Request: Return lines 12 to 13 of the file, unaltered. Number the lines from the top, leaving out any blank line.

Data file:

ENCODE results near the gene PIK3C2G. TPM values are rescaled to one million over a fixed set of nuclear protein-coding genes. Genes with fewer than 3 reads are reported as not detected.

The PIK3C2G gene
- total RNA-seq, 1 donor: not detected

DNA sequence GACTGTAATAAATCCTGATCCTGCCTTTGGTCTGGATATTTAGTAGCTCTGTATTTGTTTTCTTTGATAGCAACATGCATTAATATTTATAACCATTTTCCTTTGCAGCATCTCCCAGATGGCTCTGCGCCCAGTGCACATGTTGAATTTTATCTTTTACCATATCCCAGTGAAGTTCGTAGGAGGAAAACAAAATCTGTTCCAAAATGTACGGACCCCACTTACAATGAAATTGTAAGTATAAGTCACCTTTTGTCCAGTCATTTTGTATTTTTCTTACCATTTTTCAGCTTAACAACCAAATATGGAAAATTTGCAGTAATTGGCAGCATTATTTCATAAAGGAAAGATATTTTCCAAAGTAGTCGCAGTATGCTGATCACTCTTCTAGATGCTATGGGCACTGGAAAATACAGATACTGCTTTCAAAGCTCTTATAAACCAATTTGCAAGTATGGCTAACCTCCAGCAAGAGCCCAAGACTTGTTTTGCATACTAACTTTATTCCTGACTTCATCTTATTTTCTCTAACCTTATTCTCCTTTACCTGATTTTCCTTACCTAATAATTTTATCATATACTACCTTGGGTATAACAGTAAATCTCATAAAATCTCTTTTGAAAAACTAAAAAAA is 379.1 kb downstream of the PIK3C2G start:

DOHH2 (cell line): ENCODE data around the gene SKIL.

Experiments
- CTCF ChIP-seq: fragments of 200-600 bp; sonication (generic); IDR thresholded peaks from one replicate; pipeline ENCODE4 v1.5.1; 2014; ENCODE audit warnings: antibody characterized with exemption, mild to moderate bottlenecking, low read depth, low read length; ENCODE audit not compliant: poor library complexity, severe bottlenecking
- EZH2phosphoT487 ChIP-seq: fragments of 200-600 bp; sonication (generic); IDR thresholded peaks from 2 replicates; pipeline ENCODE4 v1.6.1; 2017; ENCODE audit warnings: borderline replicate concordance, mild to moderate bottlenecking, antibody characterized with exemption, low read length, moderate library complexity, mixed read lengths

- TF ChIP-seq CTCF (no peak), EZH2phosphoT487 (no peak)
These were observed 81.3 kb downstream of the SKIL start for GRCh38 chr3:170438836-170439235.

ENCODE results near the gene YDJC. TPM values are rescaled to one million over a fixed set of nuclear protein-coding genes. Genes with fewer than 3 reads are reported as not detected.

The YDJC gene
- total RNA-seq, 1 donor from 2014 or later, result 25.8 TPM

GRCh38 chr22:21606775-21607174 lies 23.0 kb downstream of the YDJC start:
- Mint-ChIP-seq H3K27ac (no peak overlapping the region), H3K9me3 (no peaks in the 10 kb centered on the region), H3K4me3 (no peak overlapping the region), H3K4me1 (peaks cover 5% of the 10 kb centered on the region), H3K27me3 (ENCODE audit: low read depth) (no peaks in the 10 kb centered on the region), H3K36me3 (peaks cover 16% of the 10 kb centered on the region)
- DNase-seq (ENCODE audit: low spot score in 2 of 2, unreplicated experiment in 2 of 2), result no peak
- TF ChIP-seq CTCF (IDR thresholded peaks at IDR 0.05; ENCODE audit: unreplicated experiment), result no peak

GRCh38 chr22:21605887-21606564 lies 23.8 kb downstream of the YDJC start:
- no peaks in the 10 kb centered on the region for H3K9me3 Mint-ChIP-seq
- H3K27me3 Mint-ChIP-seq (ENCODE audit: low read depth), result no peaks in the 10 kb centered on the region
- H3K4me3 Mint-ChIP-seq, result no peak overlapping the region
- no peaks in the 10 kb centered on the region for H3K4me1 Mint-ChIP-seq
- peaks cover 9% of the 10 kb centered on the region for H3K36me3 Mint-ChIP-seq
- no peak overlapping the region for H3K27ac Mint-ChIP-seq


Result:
The YDJC gene
- total RNA-seq, 1 donor from 2014 or later, result 25.8 TPM